We first consider the charge that the accused is guilty of conduct involving dishonesty, fraud, deceit, or misrepresentation (DR 1-102(A)(3)). The accused asserts that the worst that he can be accused of is keeping poor records and relying on his memory in creating and submitting his CLE compliance report. He continues to assert that he either listened to all of the tapes that he said that he had listened to or actually attended the programs at which those tapes were generated and that the Bar cannot call him dishonest simply because he is a poor record keeper. The accused also argues that the focus of the complaint is misdirected, because he "cured" his noncompliance, as he was entitled to do under the MCLE rules. That, the accused seems to believe, should have ended the matter. Finally, the accused argues that, inasmuch as his claims of having listened to certain CLE tapes were incomplete on their face (because they contained no specific dates when the CLE activities allegedly were performed), those claims cannot represent an intentional effort to mislead anyone.

We reject each of the foregoing arguments. As our recitation of the historical facts shows, the proof that the accused misrepresented his CLE activities in his report is clear. The accused's own testimony shows that he did not believe the accuracy of some of the details of his MCLE report, but he swore to them nonetheless. The accused has told many different stories concerning how he claims to have complied with the MCLE requirements -- so many, in fact, that it is impossible to believe any of them. All of the accused's various arguments are designed to turn attention away from that pivotal fact. Whether he is a good record keeper is irrelevant; he is not charged with keeping poor records. The issue is whether the accused is telling the truth concerning his CLE activities. We are satisfied that he is not.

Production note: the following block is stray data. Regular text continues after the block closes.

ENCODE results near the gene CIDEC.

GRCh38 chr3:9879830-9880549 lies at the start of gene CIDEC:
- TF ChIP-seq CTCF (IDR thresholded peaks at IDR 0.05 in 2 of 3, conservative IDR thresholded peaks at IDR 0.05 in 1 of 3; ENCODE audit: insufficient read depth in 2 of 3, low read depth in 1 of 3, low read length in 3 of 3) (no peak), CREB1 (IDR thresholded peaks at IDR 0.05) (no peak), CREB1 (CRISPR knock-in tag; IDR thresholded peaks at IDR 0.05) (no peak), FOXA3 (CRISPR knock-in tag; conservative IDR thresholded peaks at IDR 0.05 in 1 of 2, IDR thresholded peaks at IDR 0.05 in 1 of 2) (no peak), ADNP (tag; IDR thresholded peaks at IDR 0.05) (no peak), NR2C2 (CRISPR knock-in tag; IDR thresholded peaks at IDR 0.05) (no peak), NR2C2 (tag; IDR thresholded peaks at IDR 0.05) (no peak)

Neither is it pertinent that the accused ultimately "cured" his MCLE deficiencies. He was required to do that in order to keep his license to practice law.

The accused's final argument is perhaps the most disturbing. He argues, in essence, that what he reported to the MCLE Board was too vague to be a lie. It was not. The accused reported that he had listened to specific CLE material during a certain period of time. The degree of specificity that he used may not have met the requirements of the MCLE Board, but his report certainly alleged that specific and verifiable events had occurred. As noted, the accused swore in the report that they had. The evidence -- including the accused's own testimony -- shows that they had not.